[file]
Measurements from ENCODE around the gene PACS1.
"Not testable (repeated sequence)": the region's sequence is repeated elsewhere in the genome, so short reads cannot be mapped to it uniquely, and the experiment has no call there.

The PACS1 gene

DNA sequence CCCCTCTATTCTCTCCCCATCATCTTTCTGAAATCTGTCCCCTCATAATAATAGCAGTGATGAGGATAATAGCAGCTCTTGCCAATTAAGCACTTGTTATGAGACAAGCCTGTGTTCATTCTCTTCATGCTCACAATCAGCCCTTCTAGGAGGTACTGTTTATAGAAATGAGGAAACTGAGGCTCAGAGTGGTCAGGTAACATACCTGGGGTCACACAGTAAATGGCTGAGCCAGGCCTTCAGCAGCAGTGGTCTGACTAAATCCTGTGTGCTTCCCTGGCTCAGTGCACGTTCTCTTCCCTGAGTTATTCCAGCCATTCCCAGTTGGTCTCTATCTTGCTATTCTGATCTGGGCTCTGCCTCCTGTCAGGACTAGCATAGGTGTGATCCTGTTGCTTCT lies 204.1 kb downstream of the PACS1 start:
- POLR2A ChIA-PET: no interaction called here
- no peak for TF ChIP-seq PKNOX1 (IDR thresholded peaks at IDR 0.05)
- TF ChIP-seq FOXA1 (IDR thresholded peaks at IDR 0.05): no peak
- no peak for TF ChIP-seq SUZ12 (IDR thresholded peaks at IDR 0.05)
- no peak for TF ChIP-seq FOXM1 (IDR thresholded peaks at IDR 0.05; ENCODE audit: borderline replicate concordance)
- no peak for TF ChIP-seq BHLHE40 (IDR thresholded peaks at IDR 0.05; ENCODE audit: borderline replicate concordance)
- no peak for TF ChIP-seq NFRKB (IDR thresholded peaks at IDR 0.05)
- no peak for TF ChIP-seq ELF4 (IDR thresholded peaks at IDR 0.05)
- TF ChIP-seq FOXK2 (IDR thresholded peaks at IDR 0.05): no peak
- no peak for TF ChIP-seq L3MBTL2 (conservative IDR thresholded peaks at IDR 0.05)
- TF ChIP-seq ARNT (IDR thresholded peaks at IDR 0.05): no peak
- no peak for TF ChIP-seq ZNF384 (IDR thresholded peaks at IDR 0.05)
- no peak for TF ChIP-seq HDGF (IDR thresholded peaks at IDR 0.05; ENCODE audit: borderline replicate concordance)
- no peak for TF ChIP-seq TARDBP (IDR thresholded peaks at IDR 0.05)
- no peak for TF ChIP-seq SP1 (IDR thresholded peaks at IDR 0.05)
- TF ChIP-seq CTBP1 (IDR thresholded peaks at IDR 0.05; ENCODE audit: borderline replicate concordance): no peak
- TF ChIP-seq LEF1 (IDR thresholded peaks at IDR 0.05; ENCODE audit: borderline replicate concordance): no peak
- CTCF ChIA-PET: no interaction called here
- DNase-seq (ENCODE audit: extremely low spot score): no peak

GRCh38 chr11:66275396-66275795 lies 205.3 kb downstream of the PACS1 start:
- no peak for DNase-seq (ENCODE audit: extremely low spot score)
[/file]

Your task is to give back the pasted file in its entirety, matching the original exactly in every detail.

Measurements from ENCODE around the gene PACS1.
"Not testable (repeated sequence)": the region's sequence is repeated elsewhere in the genome, so short reads cannot be mapped to it uniquely, and the experiment has no call there.

The PACS1 gene

DNA sequence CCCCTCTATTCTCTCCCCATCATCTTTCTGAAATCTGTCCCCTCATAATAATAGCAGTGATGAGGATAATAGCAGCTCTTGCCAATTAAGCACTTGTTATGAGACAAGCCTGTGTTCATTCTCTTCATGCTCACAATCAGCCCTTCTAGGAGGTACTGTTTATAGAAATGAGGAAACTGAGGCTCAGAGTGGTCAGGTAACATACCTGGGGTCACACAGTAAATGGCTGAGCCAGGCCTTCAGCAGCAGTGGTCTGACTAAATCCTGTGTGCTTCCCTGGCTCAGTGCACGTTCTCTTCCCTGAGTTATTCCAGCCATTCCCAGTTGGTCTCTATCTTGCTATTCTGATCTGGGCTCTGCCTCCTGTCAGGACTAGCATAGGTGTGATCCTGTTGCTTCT lies 204.1 kb downstream of the PACS1 start:
- POLR2A ChIA-PET: no interaction called here
- no peak for TF ChIP-seq PKNOX1 (IDR thresholded peaks at IDR 0.05)
- TF ChIP-seq FOXA1 (IDR thresholded peaks at IDR 0.05): no peak
- no peak for TF ChIP-seq SUZ12 (IDR thresholded peaks at IDR 0.05)
- no peak for TF ChIP-seq FOXM1 (IDR thresholded peaks at IDR 0.05; ENCODE audit: borderline replicate concordance)
- no peak for TF ChIP-seq BHLHE40 (IDR thresholded peaks at IDR 0.05; ENCODE audit: borderline replicate concordance)
- no peak for TF ChIP-seq NFRKB (IDR thresholded peaks at IDR 0.05)
- no peak for TF ChIP-seq ELF4 (IDR thresholded peaks at IDR 0.05)
- TF ChIP-seq FOXK2 (IDR thresholded peaks at IDR 0.05): no peak
- no peak for TF ChIP-seq L3MBTL2 (conservative IDR thresholded peaks at IDR 0.05)
- TF ChIP-seq ARNT (IDR thresholded peaks at IDR 0.05): no peak
- no peak for TF ChIP-seq ZNF384 (IDR thresholded peaks at IDR 0.05)
- no peak for TF ChIP-seq HDGF (IDR thresholded peaks at IDR 0.05; ENCODE audit: borderline replicate concordance)
- no peak for TF ChIP-seq TARDBP (IDR thresholded peaks at IDR 0.05)
- no peak for TF ChIP-seq SP1 (IDR thresholded peaks at IDR 0.05)
- TF ChIP-seq CTBP1 (IDR thresholded peaks at IDR 0.05; ENCODE audit: borderline replicate concordance): no peak
- TF ChIP-seq LEF1 (IDR thresholded peaks at IDR 0.05; ENCODE audit: borderline replicate concordance): no peak
- CTCF ChIA-PET: no interaction called here
- DNase-seq (ENCODE audit: extremely low spot score): no peak

GRCh38 chr11:66275396-66275795 lies 205.3 kb downstream of the PACS1 start:
- no peak for DNase-seq (ENCODE audit: extremely low spot score)